The Good and Bad of Open Educational Resources


Today there are so many ways that technology facilitates learning both in and out of the traditional classroom. Open educational resources (OER) are one type of technological advance that is likely to flourish over the course of many years to come. And why wouldn’t they? Like countless other things in our society that are just a Google search away, education can now be obtained in just a few clicks of your mouse. One of the greatest benefits is accessibility to anyone who has an Internet connection. OER is accessible to any one regardless of social status, past academic success, or income. Students of any kind – young, old, non-traditional or international, have the ability to access a free education. Of course with anything that elicits public interest and demand, there is competition. Where there is opportunity for financial gain, there is commercialization. While some educational institutions are in competition to be the best, biggest, and most well known, for others it has become a personal mission to improve education for all (Bonk, 2009). Although there is controversy in this area of OER, “any technology trend opening the world of learning today will increase its momentum and power” (Bonk, 2009, p. 391).

As with any great and shiny new idea, there are often disadvantages as well. One of the challenges with OERs is copyrights and licensing. Although contributors to OER hold the copyright to their material, they still can still fall victim to someone abusing their material, let alone having it misconstrued or criticized. And, “What if people share knowledge that is confidential, improper, or unauthorized?” (Bonk, 2009, p. 377).   Tracking someone down for unlawfully using your work is no easy task. Obtaining the proper copyrights and licensing can be cumbersome and time consuming for both the contributor and for instructors looking to use someone else’s work. The technologies we have today makes sharing information quick and easy, but just because it’s easy does that make it our civic duty to share? Some people think so. These are valid questions instructors should consider before contributing to OERs.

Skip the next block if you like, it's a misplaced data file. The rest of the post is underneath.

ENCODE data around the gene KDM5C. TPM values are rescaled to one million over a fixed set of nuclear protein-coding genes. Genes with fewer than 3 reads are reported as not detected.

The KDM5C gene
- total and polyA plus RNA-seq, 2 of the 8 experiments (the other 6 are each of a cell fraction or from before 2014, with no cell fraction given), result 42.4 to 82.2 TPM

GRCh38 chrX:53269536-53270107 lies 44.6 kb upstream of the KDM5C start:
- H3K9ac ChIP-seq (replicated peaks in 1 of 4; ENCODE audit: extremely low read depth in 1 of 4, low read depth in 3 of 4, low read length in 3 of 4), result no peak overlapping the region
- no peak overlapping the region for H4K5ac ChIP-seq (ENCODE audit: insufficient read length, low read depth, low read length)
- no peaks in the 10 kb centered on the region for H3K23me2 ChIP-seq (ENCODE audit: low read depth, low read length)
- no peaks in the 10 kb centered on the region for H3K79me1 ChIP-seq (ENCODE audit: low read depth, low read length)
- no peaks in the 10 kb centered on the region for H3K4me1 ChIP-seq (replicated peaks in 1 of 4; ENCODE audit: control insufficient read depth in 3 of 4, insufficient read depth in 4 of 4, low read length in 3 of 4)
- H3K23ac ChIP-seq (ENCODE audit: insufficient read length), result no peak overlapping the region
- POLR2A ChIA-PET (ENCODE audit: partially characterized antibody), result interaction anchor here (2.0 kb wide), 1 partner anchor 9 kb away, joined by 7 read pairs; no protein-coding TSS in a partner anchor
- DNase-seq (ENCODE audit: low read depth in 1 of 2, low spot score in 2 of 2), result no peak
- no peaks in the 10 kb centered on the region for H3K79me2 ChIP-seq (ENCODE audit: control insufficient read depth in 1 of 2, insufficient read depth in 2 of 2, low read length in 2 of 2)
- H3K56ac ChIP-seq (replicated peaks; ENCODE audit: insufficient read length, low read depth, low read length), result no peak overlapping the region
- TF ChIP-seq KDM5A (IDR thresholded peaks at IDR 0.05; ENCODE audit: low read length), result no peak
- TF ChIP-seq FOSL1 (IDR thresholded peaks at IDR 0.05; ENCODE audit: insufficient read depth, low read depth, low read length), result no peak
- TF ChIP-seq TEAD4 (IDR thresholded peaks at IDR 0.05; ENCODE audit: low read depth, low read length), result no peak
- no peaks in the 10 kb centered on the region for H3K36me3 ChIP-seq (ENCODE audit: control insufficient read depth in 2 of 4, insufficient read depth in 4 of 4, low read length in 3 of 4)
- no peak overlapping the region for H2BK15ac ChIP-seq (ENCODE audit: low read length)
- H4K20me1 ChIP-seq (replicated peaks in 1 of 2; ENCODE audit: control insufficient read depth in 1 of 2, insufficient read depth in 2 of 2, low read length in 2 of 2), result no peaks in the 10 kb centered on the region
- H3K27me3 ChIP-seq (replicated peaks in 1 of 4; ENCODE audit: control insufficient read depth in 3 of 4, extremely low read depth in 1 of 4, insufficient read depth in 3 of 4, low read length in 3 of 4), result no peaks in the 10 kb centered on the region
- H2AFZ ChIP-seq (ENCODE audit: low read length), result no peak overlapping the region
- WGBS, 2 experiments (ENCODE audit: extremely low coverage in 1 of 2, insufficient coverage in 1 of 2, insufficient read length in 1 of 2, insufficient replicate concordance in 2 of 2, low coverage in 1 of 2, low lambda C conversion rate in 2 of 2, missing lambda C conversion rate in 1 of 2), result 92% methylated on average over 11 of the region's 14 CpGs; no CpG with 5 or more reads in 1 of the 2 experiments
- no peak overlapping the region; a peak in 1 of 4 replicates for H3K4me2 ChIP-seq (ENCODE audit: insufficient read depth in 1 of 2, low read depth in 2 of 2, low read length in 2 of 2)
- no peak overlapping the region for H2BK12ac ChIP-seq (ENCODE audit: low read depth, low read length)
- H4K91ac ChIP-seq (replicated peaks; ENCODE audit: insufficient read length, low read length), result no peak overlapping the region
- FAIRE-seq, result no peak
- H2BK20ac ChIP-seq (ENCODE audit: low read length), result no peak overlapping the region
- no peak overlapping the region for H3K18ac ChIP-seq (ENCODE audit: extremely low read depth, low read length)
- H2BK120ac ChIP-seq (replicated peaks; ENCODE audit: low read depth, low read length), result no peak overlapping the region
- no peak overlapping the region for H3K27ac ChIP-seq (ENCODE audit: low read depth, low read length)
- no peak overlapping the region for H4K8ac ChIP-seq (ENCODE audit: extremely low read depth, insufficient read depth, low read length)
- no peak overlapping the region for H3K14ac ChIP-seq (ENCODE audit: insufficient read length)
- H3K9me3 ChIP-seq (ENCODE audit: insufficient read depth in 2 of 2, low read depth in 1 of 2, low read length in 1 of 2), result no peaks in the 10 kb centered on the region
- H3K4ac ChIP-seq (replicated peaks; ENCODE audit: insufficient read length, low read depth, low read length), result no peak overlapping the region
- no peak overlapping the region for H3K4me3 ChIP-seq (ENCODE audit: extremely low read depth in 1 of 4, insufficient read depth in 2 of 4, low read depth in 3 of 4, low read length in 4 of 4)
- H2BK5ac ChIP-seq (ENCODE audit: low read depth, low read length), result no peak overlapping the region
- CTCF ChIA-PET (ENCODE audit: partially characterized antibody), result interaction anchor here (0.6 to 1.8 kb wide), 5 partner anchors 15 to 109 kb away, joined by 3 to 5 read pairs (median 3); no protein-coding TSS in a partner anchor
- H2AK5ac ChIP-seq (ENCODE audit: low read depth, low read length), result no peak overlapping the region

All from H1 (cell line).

What are your thoughts? Educators: Would you consider submitting to an OER? Why or why not?


Bonk, C. (2009). The world is open: How web technology is revolutionizing education. San Francisco, CA: Jossey-Bass.

Related information is the leading online Global Directory of Massive Open Online Courses (MOOCs). Here you will also find links for higher education MOOCs and K-12 MOOCs.

Is Dental Education Ready for MOOCs? From

An update for the design of my learning activity…

Seeing as though I have no experience in formal teaching, it has been challenging to design a learning activity for the final project. I’ve decided to go back to my original idea of having the focus be on toothbrushing techniques. I’m planning to have the students create a video to post on YouTube of their experience providing patient education to a friend or family member. Students will post their videos with a private link (unless the student and friend/family member choose otherwise). Then they will post those links to Blackboard for classmates and the instructor to gain access for viewing. The creation of novice videos on smartphones is likely something familiar to most students. Bridging activities in their personal life with school will hopefully be a fun experience for the students and promote metacognitive thought in order to complete the activity.



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